Hasan Al-Zahrani, executive director at Saudi Aramco

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Updated 17 January 2021

Hasan Al-Zahrani, executive director at Saudi Aramco

Hasan Al-Zahrani has been the executive director of power systems at Saudi Aramco since December.

Al-Zahrani received a bachelor’s degree in mechanical engineering from King Fahd University of Petroleum and Minerals. He also obtained a master’s degree from the University of Hull, and his Ph.D. in engineering management from Dublin City University.

Al-Zahrani, former president and CEO of Luberef, a Saudi Aramco-Jadwa joint venture whose main line of business is to produce and market base oil locally and globally, has been working for Aramco since 1980. Most of his services were in upstream and downstream, facility planning and central engineering.

He progressed to become president of Luberef, a position he held from 2012 to 2015. Before that, he had been the general manager of the company’s downstream project management department. Over several years, he led the consulting services department, considered the technical think tank in several engineering disciplines serving all surface production facilities.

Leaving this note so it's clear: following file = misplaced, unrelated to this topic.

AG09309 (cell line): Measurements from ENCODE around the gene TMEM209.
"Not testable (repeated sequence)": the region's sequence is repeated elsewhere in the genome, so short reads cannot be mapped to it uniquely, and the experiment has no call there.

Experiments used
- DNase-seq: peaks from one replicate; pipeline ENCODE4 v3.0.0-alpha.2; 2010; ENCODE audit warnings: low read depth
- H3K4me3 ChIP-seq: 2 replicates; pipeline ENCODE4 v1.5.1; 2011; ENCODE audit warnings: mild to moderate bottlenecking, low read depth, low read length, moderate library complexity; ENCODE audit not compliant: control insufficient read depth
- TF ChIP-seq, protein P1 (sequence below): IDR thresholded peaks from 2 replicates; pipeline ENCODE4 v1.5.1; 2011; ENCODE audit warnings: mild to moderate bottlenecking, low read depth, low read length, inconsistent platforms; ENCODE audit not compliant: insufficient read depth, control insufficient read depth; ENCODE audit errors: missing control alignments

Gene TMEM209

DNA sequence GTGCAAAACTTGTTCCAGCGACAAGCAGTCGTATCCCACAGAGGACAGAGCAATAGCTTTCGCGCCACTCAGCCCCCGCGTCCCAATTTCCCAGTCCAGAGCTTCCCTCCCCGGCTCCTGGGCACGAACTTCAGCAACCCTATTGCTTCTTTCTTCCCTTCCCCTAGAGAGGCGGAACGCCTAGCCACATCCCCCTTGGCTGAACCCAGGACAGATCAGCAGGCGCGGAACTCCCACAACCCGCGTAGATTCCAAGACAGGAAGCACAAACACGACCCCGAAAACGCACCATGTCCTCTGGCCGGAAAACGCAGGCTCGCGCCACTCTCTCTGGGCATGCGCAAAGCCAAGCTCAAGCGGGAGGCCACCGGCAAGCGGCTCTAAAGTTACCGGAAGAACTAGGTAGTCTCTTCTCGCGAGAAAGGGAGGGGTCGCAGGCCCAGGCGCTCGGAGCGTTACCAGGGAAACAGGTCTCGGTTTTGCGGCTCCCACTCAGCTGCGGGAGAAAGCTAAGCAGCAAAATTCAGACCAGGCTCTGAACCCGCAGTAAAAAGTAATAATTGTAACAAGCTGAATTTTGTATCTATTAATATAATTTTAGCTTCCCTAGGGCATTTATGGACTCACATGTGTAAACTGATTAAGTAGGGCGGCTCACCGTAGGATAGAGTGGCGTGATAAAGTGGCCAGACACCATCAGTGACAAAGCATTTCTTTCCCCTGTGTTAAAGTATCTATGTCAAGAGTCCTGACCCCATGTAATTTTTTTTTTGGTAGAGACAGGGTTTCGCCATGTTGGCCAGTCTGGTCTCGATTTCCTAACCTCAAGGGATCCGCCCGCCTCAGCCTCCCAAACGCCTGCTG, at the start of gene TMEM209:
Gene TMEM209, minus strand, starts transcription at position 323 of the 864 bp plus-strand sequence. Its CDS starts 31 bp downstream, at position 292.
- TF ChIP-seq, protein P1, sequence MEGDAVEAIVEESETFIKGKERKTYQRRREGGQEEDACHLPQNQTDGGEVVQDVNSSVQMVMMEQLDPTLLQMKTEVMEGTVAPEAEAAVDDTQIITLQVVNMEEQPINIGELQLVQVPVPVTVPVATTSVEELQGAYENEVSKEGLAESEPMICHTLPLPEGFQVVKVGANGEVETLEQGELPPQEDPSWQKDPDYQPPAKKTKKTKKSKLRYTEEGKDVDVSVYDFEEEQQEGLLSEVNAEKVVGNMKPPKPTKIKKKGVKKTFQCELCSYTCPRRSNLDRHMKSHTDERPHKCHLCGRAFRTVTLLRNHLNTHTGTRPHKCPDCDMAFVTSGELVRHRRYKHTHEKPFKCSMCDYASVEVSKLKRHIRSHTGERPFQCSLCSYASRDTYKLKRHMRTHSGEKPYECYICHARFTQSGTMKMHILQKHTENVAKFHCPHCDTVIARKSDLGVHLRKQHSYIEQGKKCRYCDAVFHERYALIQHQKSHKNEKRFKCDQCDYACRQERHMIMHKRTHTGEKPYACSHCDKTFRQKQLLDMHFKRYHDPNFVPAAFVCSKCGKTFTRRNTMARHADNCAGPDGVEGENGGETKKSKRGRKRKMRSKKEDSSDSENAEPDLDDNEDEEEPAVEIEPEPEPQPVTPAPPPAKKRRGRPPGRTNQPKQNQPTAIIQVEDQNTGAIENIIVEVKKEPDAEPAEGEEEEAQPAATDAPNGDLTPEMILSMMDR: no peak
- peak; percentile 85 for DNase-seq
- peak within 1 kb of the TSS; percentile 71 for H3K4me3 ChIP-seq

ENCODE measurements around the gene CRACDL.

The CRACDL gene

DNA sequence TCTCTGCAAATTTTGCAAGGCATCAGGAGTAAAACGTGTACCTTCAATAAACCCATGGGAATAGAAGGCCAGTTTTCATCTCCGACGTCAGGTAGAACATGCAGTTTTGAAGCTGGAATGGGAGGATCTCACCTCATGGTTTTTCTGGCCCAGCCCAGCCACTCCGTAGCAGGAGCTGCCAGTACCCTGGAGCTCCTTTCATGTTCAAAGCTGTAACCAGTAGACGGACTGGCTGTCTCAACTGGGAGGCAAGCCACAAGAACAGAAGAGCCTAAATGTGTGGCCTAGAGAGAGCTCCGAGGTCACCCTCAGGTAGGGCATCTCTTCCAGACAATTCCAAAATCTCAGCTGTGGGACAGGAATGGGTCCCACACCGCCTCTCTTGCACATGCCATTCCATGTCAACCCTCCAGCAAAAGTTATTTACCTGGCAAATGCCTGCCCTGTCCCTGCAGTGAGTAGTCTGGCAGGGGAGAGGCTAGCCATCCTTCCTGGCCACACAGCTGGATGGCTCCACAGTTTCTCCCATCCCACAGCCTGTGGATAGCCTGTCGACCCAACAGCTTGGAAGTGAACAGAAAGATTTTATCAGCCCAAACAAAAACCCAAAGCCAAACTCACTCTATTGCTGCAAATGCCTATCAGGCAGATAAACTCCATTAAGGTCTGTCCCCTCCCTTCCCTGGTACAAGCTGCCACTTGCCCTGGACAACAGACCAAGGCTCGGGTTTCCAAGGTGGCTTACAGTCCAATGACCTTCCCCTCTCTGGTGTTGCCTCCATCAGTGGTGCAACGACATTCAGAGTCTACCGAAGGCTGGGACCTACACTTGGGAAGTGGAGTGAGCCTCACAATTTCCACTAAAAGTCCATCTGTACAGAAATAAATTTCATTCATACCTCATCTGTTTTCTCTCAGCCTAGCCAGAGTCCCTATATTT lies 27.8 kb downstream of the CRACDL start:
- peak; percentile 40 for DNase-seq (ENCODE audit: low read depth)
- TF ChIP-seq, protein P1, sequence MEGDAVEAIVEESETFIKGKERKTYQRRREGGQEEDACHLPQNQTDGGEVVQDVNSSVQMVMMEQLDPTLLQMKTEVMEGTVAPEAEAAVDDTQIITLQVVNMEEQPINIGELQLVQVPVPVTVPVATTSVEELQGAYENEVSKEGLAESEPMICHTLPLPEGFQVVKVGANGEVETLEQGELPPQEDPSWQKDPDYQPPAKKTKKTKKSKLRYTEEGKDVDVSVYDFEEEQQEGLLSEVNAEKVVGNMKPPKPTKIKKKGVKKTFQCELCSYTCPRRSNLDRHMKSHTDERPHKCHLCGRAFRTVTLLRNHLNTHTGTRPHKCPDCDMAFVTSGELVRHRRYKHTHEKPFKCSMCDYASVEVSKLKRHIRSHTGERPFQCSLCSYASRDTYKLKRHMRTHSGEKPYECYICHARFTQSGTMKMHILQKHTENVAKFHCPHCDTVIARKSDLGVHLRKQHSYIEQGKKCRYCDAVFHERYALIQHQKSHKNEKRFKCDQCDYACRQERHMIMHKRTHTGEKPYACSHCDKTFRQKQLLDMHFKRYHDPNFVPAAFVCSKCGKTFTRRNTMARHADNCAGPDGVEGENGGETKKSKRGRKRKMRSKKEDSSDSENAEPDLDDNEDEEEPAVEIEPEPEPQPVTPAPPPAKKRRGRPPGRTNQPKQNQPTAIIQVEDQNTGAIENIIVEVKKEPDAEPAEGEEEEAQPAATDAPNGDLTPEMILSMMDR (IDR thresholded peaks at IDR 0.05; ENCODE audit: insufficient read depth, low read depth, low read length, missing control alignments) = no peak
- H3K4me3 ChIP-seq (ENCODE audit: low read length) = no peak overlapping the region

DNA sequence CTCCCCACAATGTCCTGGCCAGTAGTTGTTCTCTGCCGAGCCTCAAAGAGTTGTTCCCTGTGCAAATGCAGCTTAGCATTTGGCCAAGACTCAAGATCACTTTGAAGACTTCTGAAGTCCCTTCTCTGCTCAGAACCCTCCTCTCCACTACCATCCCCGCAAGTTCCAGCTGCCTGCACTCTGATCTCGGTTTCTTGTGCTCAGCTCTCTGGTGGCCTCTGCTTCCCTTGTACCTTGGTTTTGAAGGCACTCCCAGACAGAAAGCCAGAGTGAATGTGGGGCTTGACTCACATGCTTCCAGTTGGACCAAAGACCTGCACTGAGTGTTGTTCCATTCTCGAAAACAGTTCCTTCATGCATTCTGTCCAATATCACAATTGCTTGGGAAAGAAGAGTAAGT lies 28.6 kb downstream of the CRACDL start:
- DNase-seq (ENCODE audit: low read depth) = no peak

He also served as head of his company’s facilities planning department, which is responsible for planning and developing capital investment programs. Moreover, he has served as manager of production facilities at various onshore and offshore oil and gas fields.

Al-Zahrani believes that a chairperson should be a thought leader, and that they should have the skills of strategy formulation, and be able to make decisions with the minimum data available. He added, in an interview with the GCC Board Directors Institute’s channel (GBDI), that a true leader should also be capable of analyzing data.


Saudi fashions ‘tell the world a story’

Updated 12 sec ago

Saudi fashions ‘tell the world a story’

  • Eye-catching traditional pieces that women wear on key occasions highlight the Kingdom’s diverse heritage

MAKKAH: With Saudi Arabia’s diverse and colorful cultural traditions, fashion serves as a medium where foreigners and citizens can meet.
Fashion has always been an important part of how people define themselves and others, and Saudi Arabia’s traditional clothing is no different.